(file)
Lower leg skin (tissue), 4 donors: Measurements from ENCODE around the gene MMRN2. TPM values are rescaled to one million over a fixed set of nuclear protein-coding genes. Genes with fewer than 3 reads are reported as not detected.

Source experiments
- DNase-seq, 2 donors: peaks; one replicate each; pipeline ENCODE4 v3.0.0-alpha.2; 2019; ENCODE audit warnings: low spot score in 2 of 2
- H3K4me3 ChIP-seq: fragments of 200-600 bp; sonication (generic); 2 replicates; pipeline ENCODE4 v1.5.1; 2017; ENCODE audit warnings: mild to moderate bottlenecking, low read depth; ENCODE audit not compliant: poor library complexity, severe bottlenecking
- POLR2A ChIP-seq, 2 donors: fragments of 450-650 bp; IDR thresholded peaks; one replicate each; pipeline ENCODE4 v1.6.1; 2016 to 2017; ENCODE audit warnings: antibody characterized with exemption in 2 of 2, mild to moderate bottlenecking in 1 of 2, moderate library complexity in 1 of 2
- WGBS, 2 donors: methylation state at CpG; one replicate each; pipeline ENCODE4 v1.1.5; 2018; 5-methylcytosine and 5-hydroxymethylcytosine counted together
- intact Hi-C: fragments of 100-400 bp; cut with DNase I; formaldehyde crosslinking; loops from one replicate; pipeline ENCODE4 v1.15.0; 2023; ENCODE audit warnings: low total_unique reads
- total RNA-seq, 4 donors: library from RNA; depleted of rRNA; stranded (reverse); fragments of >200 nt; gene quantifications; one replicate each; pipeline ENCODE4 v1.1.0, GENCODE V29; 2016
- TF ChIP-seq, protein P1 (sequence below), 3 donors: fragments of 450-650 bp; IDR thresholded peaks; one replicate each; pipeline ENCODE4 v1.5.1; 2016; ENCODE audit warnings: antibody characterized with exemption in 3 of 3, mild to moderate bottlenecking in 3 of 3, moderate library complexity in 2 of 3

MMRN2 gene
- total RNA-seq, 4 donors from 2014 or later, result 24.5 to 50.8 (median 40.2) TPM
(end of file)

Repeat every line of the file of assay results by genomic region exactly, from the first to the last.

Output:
Lower leg skin (tissue), 4 donors: Measurements from ENCODE around the gene MMRN2. TPM values are rescaled to one million over a fixed set of nuclear protein-coding genes. Genes with fewer than 3 reads are reported as not detected.

Source experiments
- DNase-seq, 2 donors: peaks; one replicate each; pipeline ENCODE4 v3.0.0-alpha.2; 2019; ENCODE audit warnings: low spot score in 2 of 2
- H3K4me3 ChIP-seq: fragments of 200-600 bp; sonication (generic); 2 replicates; pipeline ENCODE4 v1.5.1; 2017; ENCODE audit warnings: mild to moderate bottlenecking, low read depth; ENCODE audit not compliant: poor library complexity, severe bottlenecking
- POLR2A ChIP-seq, 2 donors: fragments of 450-650 bp; IDR thresholded peaks; one replicate each; pipeline ENCODE4 v1.6.1; 2016 to 2017; ENCODE audit warnings: antibody characterized with exemption in 2 of 2, mild to moderate bottlenecking in 1 of 2, moderate library complexity in 1 of 2
- WGBS, 2 donors: methylation state at CpG; one replicate each; pipeline ENCODE4 v1.1.5; 2018; 5-methylcytosine and 5-hydroxymethylcytosine counted together
- intact Hi-C: fragments of 100-400 bp; cut with DNase I; formaldehyde crosslinking; loops from one replicate; pipeline ENCODE4 v1.15.0; 2023; ENCODE audit warnings: low total_unique reads
- total RNA-seq, 4 donors: library from RNA; depleted of rRNA; stranded (reverse); fragments of >200 nt; gene quantifications; one replicate each; pipeline ENCODE4 v1.1.0, GENCODE V29; 2016
- TF ChIP-seq, protein P1 (sequence below), 3 donors: fragments of 450-650 bp; IDR thresholded peaks; one replicate each; pipeline ENCODE4 v1.5.1; 2016; ENCODE audit warnings: antibody characterized with exemption in 3 of 3, mild to moderate bottlenecking in 3 of 3, moderate library complexity in 2 of 3

MMRN2 gene
- total RNA-seq, 4 donors from 2014 or later, result 24.5 to 50.8 (median 40.2) TPM